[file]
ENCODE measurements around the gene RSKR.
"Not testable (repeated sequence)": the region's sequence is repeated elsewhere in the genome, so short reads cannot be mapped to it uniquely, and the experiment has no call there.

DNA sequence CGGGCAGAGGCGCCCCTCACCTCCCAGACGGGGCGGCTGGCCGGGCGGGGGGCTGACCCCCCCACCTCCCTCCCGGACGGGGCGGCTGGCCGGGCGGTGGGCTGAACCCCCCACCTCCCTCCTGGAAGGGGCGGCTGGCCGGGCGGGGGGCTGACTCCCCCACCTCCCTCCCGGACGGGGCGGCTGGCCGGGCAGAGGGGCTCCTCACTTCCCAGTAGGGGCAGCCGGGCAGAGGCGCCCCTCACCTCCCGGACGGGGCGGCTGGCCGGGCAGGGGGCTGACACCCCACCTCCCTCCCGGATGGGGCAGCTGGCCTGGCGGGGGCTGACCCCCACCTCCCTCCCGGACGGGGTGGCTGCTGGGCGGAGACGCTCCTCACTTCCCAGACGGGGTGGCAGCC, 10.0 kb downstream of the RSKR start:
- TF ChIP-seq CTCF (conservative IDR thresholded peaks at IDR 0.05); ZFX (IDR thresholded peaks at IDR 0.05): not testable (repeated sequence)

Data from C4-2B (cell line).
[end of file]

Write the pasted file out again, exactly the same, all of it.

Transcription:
ENCODE measurements around the gene RSKR.
"Not testable (repeated sequence)": the region's sequence is repeated elsewhere in the genome, so short reads cannot be mapped to it uniquely, and the experiment has no call there.

DNA sequence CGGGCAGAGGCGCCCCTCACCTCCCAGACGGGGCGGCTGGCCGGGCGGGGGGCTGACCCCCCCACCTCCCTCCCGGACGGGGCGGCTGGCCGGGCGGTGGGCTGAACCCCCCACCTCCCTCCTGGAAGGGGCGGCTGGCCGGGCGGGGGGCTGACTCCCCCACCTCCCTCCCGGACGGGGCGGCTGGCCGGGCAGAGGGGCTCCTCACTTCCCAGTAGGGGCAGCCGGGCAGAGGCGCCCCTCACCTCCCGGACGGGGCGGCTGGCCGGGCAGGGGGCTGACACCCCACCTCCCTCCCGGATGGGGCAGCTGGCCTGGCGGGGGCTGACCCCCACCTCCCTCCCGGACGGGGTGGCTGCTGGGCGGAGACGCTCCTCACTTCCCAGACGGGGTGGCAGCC, 10.0 kb downstream of the RSKR start:
- TF ChIP-seq CTCF (conservative IDR thresholded peaks at IDR 0.05); ZFX (IDR thresholded peaks at IDR 0.05): not testable (repeated sequence)

Data from C4-2B (cell line).